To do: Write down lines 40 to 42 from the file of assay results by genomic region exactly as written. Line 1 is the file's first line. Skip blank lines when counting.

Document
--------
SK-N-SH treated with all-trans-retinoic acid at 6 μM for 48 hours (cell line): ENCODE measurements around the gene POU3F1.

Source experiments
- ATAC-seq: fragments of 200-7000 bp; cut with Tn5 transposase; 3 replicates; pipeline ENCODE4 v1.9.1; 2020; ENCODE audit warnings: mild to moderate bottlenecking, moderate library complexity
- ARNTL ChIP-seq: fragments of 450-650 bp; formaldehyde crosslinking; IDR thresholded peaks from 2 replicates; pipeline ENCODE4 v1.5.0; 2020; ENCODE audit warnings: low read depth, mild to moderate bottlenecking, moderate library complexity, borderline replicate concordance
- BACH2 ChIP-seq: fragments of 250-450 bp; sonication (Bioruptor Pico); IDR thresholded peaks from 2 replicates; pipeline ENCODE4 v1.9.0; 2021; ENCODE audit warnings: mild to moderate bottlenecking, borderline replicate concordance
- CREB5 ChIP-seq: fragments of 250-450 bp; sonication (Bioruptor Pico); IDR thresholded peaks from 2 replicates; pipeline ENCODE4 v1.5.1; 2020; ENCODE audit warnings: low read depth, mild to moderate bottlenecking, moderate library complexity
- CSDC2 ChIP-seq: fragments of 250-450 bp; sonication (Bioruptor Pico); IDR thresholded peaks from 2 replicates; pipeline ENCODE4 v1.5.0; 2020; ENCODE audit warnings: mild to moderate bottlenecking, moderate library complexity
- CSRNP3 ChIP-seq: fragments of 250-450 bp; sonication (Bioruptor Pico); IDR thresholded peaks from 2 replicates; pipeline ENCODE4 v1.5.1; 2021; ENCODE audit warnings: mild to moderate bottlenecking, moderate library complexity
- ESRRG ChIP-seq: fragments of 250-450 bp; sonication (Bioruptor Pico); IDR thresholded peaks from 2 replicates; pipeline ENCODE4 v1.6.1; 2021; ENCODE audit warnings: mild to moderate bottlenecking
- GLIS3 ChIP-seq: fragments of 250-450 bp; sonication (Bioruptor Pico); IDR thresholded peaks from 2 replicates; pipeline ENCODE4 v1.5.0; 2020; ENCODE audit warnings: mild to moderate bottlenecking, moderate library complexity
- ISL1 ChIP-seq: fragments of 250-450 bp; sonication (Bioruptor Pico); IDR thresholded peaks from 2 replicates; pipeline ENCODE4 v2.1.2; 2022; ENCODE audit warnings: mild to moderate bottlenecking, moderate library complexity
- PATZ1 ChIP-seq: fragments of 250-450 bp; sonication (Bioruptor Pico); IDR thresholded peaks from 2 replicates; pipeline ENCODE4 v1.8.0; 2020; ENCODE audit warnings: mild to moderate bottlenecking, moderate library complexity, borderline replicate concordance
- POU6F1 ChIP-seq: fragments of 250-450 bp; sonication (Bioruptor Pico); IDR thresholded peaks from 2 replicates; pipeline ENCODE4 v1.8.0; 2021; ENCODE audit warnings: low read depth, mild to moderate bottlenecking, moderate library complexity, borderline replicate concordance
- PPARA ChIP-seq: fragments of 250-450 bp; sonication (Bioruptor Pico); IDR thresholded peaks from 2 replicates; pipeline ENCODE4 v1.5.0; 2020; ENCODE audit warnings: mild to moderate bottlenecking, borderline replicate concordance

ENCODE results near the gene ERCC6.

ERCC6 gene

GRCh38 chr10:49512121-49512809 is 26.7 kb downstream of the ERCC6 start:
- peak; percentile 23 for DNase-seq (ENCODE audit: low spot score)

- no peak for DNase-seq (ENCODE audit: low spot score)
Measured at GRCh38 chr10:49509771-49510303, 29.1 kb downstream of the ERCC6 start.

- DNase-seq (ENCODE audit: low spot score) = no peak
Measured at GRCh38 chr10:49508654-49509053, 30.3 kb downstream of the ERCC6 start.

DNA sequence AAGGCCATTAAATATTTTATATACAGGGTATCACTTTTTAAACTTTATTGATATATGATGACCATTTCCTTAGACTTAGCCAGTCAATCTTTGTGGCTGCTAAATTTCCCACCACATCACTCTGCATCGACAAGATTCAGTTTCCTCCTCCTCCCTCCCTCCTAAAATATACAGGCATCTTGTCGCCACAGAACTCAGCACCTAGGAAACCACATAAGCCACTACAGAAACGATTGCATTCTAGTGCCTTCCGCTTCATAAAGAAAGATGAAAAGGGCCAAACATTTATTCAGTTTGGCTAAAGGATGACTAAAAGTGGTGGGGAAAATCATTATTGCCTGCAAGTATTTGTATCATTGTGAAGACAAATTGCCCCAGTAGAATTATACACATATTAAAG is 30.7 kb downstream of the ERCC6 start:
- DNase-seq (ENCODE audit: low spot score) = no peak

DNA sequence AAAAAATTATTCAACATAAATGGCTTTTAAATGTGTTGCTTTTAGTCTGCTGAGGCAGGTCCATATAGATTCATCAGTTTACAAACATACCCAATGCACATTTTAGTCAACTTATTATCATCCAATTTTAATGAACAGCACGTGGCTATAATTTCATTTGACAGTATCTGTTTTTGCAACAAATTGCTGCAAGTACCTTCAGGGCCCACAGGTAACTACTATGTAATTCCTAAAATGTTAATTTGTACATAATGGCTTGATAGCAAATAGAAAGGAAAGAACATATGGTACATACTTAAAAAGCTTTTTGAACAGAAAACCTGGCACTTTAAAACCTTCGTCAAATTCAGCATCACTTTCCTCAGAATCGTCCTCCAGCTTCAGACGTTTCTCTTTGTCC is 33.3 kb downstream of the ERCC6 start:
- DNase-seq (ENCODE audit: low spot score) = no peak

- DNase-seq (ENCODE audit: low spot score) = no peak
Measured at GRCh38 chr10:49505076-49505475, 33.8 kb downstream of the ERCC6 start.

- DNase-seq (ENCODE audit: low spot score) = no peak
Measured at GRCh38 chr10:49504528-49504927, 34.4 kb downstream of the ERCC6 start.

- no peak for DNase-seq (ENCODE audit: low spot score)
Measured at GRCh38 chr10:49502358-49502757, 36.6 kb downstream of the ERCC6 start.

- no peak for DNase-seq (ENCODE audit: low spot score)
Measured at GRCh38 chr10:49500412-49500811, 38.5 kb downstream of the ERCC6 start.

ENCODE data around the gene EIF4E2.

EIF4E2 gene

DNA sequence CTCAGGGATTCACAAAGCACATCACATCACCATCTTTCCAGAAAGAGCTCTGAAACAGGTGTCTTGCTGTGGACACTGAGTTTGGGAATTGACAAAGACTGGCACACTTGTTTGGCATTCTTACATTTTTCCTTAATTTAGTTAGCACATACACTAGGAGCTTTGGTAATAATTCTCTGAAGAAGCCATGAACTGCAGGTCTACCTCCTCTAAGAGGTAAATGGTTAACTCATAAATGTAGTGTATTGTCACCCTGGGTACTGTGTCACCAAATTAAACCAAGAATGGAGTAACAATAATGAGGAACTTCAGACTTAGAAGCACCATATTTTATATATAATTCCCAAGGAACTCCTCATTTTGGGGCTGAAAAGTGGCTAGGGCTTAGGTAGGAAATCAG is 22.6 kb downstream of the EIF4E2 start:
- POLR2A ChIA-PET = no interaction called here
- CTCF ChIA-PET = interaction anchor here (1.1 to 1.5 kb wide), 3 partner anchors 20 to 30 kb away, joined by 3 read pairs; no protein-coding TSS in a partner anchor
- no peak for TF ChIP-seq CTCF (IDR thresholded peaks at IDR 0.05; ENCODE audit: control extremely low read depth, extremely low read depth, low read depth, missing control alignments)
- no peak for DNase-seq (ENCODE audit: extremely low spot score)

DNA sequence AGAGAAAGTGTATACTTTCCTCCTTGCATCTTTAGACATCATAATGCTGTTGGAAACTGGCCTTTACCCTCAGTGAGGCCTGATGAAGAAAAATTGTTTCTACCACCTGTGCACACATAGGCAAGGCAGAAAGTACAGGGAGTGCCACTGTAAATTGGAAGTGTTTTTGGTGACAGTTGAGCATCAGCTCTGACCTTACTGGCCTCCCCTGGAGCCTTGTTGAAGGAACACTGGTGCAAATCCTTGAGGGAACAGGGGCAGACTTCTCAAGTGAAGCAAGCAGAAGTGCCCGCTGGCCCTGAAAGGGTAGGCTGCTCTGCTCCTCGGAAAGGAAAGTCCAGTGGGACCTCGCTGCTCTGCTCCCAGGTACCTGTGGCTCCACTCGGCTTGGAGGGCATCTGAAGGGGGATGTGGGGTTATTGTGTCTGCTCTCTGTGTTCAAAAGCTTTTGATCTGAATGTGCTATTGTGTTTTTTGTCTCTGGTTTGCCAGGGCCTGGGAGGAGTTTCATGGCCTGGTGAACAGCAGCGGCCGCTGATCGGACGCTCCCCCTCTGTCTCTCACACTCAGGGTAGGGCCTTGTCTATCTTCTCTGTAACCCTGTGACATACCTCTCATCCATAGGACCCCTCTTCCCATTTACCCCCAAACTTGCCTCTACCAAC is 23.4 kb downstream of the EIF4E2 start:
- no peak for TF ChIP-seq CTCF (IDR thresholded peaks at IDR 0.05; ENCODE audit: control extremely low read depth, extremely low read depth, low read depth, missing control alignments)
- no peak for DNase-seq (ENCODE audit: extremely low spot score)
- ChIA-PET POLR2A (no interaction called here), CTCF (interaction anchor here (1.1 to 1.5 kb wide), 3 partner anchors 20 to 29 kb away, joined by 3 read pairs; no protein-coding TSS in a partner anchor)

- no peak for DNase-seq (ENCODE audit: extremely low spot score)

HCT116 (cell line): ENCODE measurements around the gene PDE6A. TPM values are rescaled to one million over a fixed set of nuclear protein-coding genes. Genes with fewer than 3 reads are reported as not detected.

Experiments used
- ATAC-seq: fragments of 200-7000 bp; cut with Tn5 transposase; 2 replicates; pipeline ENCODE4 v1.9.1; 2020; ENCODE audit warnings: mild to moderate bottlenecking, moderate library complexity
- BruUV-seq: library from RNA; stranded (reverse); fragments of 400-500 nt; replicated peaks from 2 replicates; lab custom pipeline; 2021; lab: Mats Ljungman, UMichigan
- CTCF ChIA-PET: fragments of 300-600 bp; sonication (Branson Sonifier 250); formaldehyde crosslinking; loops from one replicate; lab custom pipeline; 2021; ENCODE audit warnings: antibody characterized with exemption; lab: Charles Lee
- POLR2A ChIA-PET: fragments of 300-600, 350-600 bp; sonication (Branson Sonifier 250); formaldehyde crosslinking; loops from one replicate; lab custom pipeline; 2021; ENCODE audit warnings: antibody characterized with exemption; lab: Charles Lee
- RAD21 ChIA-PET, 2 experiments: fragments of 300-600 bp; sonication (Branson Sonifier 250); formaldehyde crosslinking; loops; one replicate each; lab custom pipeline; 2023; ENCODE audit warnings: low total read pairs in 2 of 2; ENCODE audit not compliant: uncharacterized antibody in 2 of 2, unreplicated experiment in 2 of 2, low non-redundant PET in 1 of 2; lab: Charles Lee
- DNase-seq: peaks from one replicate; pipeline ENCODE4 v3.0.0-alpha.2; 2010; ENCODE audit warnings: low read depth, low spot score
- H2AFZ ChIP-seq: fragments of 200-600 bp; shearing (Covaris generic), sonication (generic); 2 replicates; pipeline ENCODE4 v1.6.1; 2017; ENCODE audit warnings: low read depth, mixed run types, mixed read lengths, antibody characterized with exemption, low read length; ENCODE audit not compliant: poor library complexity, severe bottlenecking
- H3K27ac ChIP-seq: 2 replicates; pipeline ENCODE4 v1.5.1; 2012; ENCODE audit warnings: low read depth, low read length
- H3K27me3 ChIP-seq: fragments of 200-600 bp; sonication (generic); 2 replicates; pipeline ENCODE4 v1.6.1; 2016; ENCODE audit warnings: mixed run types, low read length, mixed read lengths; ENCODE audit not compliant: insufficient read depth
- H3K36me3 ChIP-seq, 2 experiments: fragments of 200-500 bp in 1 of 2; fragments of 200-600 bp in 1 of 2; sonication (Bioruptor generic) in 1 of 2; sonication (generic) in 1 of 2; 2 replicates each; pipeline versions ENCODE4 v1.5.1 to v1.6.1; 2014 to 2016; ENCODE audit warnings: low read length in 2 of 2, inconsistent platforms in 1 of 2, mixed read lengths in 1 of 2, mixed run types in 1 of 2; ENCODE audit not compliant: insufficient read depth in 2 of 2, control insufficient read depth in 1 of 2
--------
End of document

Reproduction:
- no peak for TF ChIP-seq CTCF (IDR thresholded peaks at IDR 0.05; ENCODE audit: control extremely low read depth, extremely low read depth, low read depth, missing control alignments)
- no peak for DNase-seq (ENCODE audit: extremely low spot score)

DNA sequence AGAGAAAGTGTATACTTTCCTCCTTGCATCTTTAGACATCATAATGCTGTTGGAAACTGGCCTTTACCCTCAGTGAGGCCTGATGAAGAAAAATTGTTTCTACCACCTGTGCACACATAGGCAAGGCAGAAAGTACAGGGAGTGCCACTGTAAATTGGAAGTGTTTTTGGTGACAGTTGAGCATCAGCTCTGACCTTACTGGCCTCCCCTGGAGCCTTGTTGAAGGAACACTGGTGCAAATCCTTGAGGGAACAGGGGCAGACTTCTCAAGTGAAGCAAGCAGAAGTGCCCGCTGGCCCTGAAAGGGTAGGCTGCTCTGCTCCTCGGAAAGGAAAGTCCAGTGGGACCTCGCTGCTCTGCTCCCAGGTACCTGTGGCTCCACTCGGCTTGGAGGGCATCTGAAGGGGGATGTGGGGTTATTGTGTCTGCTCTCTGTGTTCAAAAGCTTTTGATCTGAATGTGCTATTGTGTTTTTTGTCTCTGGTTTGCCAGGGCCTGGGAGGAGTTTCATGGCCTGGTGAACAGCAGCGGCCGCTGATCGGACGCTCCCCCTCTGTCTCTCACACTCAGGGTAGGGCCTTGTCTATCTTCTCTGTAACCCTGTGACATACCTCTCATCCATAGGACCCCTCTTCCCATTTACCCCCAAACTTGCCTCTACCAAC is 23.4 kb downstream of the EIF4E2 start: